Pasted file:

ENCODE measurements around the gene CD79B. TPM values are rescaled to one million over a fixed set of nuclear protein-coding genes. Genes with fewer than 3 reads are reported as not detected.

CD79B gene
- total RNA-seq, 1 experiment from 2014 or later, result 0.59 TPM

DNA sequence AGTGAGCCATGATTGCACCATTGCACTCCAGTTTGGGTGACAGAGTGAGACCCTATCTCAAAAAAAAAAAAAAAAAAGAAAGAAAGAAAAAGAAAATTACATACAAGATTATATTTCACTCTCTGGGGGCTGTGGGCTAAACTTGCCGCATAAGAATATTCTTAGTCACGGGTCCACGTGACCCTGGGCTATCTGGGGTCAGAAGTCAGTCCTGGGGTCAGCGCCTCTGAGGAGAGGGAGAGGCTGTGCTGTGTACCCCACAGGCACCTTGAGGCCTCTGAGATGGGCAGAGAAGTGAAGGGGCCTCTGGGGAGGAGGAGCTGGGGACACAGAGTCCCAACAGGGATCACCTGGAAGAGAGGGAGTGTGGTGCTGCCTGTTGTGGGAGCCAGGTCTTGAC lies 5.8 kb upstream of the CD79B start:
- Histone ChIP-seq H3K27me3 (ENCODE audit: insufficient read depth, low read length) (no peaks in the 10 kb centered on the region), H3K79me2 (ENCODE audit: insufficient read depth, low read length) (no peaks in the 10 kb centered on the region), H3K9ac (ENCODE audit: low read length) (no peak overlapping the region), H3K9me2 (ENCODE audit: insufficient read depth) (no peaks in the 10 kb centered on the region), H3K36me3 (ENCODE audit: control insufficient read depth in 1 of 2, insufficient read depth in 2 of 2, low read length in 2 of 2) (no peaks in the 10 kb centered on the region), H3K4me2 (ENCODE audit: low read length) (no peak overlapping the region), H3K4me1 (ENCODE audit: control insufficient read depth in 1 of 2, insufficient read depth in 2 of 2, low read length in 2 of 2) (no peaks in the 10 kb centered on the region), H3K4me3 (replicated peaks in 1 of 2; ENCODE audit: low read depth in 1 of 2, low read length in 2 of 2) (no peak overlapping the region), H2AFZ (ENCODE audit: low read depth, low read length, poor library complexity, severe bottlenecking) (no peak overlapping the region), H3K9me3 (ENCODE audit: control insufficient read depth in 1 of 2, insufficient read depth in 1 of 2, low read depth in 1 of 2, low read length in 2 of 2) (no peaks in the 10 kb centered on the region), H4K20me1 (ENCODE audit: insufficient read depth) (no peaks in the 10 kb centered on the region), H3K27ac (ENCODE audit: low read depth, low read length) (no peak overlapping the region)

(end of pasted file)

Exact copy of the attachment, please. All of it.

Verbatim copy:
ENCODE measurements around the gene CD79B. TPM values are rescaled to one million over a fixed set of nuclear protein-coding genes. Genes with fewer than 3 reads are reported as not detected.

CD79B gene
- total RNA-seq, 1 experiment from 2014 or later, result 0.59 TPM

DNA sequence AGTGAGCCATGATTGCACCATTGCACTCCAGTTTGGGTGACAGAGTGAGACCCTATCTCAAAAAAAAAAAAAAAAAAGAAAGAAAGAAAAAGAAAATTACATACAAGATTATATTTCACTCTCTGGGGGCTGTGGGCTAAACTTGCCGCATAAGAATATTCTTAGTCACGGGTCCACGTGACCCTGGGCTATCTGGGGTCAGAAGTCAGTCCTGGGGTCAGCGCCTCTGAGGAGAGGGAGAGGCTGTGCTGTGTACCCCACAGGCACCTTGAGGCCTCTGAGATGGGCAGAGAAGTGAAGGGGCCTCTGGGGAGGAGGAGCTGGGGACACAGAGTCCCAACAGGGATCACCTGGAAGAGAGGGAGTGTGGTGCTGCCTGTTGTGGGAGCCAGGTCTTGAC lies 5.8 kb upstream of the CD79B start:
- Histone ChIP-seq H3K27me3 (ENCODE audit: insufficient read depth, low read length) (no peaks in the 10 kb centered on the region), H3K79me2 (ENCODE audit: insufficient read depth, low read length) (no peaks in the 10 kb centered on the region), H3K9ac (ENCODE audit: low read length) (no peak overlapping the region), H3K9me2 (ENCODE audit: insufficient read depth) (no peaks in the 10 kb centered on the region), H3K36me3 (ENCODE audit: control insufficient read depth in 1 of 2, insufficient read depth in 2 of 2, low read length in 2 of 2) (no peaks in the 10 kb centered on the region), H3K4me2 (ENCODE audit: low read length) (no peak overlapping the region), H3K4me1 (ENCODE audit: control insufficient read depth in 1 of 2, insufficient read depth in 2 of 2, low read length in 2 of 2) (no peaks in the 10 kb centered on the region), H3K4me3 (replicated peaks in 1 of 2; ENCODE audit: low read depth in 1 of 2, low read length in 2 of 2) (no peak overlapping the region), H2AFZ (ENCODE audit: low read depth, low read length, poor library complexity, severe bottlenecking) (no peak overlapping the region), H3K9me3 (ENCODE audit: control insufficient read depth in 1 of 2, insufficient read depth in 1 of 2, low read depth in 1 of 2, low read length in 2 of 2) (no peaks in the 10 kb centered on the region), H4K20me1 (ENCODE audit: insufficient read depth) (no peaks in the 10 kb centered on the region), H3K27ac (ENCODE audit: low read depth, low read length) (no peak overlapping the region)